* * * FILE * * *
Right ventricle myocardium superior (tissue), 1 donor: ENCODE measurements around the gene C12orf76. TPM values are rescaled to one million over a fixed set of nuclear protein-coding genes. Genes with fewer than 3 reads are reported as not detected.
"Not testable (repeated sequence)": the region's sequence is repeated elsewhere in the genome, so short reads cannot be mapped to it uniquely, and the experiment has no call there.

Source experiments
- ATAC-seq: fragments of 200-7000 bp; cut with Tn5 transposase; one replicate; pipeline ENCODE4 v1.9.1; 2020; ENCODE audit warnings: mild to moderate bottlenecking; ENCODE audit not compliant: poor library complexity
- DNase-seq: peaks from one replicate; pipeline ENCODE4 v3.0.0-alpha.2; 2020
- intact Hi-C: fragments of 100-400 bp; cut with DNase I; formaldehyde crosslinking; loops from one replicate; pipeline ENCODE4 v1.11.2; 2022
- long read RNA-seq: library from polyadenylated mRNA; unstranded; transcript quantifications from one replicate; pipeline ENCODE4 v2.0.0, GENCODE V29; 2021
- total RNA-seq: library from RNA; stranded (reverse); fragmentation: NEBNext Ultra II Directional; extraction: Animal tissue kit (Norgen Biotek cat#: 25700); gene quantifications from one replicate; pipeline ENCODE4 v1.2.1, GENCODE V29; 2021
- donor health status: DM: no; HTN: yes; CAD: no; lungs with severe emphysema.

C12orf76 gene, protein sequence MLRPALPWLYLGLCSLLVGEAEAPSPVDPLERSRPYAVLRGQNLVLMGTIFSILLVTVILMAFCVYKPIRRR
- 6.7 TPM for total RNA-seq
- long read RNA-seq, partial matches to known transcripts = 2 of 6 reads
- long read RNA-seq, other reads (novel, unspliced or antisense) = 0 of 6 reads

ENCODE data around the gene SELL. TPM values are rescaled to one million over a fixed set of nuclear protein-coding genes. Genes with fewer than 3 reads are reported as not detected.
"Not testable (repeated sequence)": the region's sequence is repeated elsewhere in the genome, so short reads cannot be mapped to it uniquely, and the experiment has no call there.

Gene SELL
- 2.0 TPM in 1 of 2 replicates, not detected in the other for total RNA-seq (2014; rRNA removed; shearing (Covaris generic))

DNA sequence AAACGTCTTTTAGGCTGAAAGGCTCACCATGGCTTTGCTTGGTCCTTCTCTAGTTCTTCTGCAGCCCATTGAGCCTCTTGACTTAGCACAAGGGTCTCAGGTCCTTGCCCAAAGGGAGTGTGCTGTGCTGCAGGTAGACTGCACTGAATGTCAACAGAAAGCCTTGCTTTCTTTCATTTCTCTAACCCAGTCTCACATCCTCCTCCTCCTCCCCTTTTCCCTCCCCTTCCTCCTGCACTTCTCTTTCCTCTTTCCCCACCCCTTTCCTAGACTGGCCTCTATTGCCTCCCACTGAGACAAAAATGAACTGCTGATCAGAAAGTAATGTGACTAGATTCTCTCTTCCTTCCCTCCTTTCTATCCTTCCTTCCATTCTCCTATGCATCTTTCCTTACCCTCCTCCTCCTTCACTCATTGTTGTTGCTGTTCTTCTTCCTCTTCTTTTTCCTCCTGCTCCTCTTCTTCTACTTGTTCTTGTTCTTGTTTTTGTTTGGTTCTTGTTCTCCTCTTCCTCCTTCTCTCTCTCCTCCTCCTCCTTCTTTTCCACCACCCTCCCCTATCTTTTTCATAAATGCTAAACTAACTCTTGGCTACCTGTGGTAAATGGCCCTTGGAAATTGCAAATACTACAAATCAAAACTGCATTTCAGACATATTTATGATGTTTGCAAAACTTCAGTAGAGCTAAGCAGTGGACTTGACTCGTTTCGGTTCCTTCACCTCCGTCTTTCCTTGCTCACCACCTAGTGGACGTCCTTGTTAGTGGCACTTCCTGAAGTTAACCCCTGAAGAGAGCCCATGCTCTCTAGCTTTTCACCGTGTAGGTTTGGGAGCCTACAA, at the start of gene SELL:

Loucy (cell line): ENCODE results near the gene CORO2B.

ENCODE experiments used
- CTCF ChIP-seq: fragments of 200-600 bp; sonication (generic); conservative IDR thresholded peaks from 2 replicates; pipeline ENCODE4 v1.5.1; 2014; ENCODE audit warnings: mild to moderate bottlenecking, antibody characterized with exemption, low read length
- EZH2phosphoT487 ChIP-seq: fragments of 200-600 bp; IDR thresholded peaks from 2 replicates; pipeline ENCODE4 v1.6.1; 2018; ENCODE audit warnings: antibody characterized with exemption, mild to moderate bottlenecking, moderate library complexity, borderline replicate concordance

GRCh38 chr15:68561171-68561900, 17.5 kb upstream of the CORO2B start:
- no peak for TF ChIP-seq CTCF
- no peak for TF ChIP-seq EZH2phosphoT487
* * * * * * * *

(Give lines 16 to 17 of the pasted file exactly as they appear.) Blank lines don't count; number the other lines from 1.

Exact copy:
Gene SELL
- 2.0 TPM in 1 of 2 replicates, not detected in the other for total RNA-seq (2014; rRNA removed; shearing (Covaris generic))